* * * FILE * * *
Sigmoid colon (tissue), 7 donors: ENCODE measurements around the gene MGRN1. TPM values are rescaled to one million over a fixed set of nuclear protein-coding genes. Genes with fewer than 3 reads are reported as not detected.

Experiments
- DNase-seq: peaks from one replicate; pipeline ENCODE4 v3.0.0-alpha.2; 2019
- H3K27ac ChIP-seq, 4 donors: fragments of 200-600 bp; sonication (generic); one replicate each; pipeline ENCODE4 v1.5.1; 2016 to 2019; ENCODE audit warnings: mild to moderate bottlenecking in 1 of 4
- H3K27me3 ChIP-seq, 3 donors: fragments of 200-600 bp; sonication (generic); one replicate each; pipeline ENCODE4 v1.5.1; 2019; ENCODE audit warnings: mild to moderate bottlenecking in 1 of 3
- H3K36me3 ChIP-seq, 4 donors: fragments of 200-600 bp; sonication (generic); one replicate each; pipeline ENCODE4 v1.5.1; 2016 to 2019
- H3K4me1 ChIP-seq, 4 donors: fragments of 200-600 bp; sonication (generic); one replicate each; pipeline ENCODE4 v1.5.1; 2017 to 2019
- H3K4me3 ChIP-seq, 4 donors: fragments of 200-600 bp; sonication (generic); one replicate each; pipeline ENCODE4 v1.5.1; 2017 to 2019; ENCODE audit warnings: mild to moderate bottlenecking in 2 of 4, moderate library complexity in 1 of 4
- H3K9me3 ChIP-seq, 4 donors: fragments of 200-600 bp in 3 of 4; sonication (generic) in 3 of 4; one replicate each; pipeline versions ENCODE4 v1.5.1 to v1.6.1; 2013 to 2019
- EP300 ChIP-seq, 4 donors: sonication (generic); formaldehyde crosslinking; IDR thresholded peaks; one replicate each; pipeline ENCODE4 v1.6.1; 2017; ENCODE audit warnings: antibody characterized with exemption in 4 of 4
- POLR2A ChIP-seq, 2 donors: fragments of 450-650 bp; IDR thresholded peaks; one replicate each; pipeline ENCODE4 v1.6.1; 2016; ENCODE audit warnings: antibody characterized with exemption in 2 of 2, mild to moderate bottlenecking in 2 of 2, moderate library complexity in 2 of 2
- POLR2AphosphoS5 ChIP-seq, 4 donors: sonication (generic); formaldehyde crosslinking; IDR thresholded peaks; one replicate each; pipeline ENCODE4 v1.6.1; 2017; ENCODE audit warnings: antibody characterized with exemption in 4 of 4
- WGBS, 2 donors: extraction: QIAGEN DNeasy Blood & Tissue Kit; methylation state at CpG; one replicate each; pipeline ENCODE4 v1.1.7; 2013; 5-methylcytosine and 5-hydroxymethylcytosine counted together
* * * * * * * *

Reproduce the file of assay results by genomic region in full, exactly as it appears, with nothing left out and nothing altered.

Sigmoid colon (tissue), 7 donors: ENCODE measurements around the gene MGRN1. TPM values are rescaled to one million over a fixed set of nuclear protein-coding genes. Genes with fewer than 3 reads are reported as not detected.

Experiments
- DNase-seq: peaks from one replicate; pipeline ENCODE4 v3.0.0-alpha.2; 2019
- H3K27ac ChIP-seq, 4 donors: fragments of 200-600 bp; sonication (generic); one replicate each; pipeline ENCODE4 v1.5.1; 2016 to 2019; ENCODE audit warnings: mild to moderate bottlenecking in 1 of 4
- H3K27me3 ChIP-seq, 3 donors: fragments of 200-600 bp; sonication (generic); one replicate each; pipeline ENCODE4 v1.5.1; 2019; ENCODE audit warnings: mild to moderate bottlenecking in 1 of 3
- H3K36me3 ChIP-seq, 4 donors: fragments of 200-600 bp; sonication (generic); one replicate each; pipeline ENCODE4 v1.5.1; 2016 to 2019
- H3K4me1 ChIP-seq, 4 donors: fragments of 200-600 bp; sonication (generic); one replicate each; pipeline ENCODE4 v1.5.1; 2017 to 2019
- H3K4me3 ChIP-seq, 4 donors: fragments of 200-600 bp; sonication (generic); one replicate each; pipeline ENCODE4 v1.5.1; 2017 to 2019; ENCODE audit warnings: mild to moderate bottlenecking in 2 of 4, moderate library complexity in 1 of 4
- H3K9me3 ChIP-seq, 4 donors: fragments of 200-600 bp in 3 of 4; sonication (generic) in 3 of 4; one replicate each; pipeline versions ENCODE4 v1.5.1 to v1.6.1; 2013 to 2019
- EP300 ChIP-seq, 4 donors: sonication (generic); formaldehyde crosslinking; IDR thresholded peaks; one replicate each; pipeline ENCODE4 v1.6.1; 2017; ENCODE audit warnings: antibody characterized with exemption in 4 of 4
- POLR2A ChIP-seq, 2 donors: fragments of 450-650 bp; IDR thresholded peaks; one replicate each; pipeline ENCODE4 v1.6.1; 2016; ENCODE audit warnings: antibody characterized with exemption in 2 of 2, mild to moderate bottlenecking in 2 of 2, moderate library complexity in 2 of 2
- POLR2AphosphoS5 ChIP-seq, 4 donors: sonication (generic); formaldehyde crosslinking; IDR thresholded peaks; one replicate each; pipeline ENCODE4 v1.6.1; 2017; ENCODE audit warnings: antibody characterized with exemption in 4 of 4
- WGBS, 2 donors: extraction: QIAGEN DNeasy Blood & Tissue Kit; methylation state at CpG; one replicate each; pipeline ENCODE4 v1.1.7; 2013; 5-methylcytosine and 5-hydroxymethylcytosine counted together